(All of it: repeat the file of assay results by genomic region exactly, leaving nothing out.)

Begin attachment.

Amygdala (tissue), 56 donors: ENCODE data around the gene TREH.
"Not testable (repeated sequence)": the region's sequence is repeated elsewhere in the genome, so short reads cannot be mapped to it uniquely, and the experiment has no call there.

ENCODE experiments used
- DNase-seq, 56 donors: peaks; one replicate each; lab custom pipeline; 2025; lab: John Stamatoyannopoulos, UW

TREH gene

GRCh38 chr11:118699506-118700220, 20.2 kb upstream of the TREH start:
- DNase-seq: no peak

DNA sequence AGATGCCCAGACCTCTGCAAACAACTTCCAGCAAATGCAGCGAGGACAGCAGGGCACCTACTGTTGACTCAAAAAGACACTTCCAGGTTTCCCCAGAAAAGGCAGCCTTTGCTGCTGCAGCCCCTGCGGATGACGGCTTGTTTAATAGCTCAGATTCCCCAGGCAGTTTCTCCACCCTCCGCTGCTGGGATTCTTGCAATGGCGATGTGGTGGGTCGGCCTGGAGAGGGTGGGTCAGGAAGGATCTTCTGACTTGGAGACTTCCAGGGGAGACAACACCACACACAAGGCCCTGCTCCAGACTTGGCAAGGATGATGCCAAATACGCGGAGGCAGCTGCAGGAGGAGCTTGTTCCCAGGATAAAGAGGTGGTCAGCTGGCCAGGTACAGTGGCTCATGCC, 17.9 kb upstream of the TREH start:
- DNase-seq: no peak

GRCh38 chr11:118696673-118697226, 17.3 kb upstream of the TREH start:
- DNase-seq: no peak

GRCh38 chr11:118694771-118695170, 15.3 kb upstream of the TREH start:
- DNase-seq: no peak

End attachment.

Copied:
Amygdala (tissue), 56 donors: ENCODE data around the gene TREH.
"Not testable (repeated sequence)": the region's sequence is repeated elsewhere in the genome, so short reads cannot be mapped to it uniquely, and the experiment has no call there.

ENCODE experiments used
- DNase-seq, 56 donors: peaks; one replicate each; lab custom pipeline; 2025; lab: John Stamatoyannopoulos, UW

TREH gene

GRCh38 chr11:118699506-118700220, 20.2 kb upstream of the TREH start:
- DNase-seq: no peak

DNA sequence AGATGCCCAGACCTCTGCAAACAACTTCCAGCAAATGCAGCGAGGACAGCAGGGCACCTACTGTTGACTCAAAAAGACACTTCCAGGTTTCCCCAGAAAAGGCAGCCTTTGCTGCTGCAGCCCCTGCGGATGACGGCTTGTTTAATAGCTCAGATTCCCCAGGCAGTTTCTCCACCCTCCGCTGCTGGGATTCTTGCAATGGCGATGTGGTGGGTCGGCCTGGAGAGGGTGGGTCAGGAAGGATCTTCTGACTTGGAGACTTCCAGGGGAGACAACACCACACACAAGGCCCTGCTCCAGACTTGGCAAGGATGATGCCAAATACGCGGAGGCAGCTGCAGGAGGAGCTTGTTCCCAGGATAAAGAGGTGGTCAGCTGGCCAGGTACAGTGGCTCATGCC, 17.9 kb upstream of the TREH start:
- DNase-seq: no peak

GRCh38 chr11:118696673-118697226, 17.3 kb upstream of the TREH start:
- DNase-seq: no peak

GRCh38 chr11:118694771-118695170, 15.3 kb upstream of the TREH start:
- DNase-seq: no peak